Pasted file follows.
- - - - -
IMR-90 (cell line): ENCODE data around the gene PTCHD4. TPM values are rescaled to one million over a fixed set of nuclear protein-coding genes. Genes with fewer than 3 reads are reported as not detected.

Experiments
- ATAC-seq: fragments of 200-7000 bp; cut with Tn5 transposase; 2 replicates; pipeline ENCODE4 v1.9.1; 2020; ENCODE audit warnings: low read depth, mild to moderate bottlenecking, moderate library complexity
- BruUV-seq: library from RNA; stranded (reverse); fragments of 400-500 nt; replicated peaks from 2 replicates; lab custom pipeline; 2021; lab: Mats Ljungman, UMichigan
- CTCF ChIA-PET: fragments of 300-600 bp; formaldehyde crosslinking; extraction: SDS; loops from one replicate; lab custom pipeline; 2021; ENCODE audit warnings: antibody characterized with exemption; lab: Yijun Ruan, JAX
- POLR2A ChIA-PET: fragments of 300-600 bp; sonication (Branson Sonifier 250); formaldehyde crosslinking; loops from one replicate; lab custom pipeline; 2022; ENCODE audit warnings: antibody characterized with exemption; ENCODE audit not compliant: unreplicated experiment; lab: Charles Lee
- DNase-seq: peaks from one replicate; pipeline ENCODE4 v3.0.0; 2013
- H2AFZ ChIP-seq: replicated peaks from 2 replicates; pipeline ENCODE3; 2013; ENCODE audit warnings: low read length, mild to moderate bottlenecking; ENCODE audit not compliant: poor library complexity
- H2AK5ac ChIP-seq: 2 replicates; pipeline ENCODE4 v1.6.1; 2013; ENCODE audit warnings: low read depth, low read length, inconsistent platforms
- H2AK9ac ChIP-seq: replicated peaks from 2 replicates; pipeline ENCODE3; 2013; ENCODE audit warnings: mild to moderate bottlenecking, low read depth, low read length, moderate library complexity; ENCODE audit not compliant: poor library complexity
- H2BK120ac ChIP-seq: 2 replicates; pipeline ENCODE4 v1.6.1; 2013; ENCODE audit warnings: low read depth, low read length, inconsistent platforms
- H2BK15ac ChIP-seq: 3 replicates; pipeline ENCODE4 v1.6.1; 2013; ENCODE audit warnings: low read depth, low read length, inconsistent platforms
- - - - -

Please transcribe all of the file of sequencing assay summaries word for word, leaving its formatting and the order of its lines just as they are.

IMR-90 (cell line): ENCODE data around the gene PTCHD4. TPM values are rescaled to one million over a fixed set of nuclear protein-coding genes. Genes with fewer than 3 reads are reported as not detected.

Experiments
- ATAC-seq: fragments of 200-7000 bp; cut with Tn5 transposase; 2 replicates; pipeline ENCODE4 v1.9.1; 2020; ENCODE audit warnings: low read depth, mild to moderate bottlenecking, moderate library complexity
- BruUV-seq: library from RNA; stranded (reverse); fragments of 400-500 nt; replicated peaks from 2 replicates; lab custom pipeline; 2021; lab: Mats Ljungman, UMichigan
- CTCF ChIA-PET: fragments of 300-600 bp; formaldehyde crosslinking; extraction: SDS; loops from one replicate; lab custom pipeline; 2021; ENCODE audit warnings: antibody characterized with exemption; lab: Yijun Ruan, JAX
- POLR2A ChIA-PET: fragments of 300-600 bp; sonication (Branson Sonifier 250); formaldehyde crosslinking; loops from one replicate; lab custom pipeline; 2022; ENCODE audit warnings: antibody characterized with exemption; ENCODE audit not compliant: unreplicated experiment; lab: Charles Lee
- DNase-seq: peaks from one replicate; pipeline ENCODE4 v3.0.0; 2013
- H2AFZ ChIP-seq: replicated peaks from 2 replicates; pipeline ENCODE3; 2013; ENCODE audit warnings: low read length, mild to moderate bottlenecking; ENCODE audit not compliant: poor library complexity
- H2AK5ac ChIP-seq: 2 replicates; pipeline ENCODE4 v1.6.1; 2013; ENCODE audit warnings: low read depth, low read length, inconsistent platforms
- H2AK9ac ChIP-seq: replicated peaks from 2 replicates; pipeline ENCODE3; 2013; ENCODE audit warnings: mild to moderate bottlenecking, low read depth, low read length, moderate library complexity; ENCODE audit not compliant: poor library complexity
- H2BK120ac ChIP-seq: 2 replicates; pipeline ENCODE4 v1.6.1; 2013; ENCODE audit warnings: low read depth, low read length, inconsistent platforms
- H2BK15ac ChIP-seq: 3 replicates; pipeline ENCODE4 v1.6.1; 2013; ENCODE audit warnings: low read depth, low read length, inconsistent platforms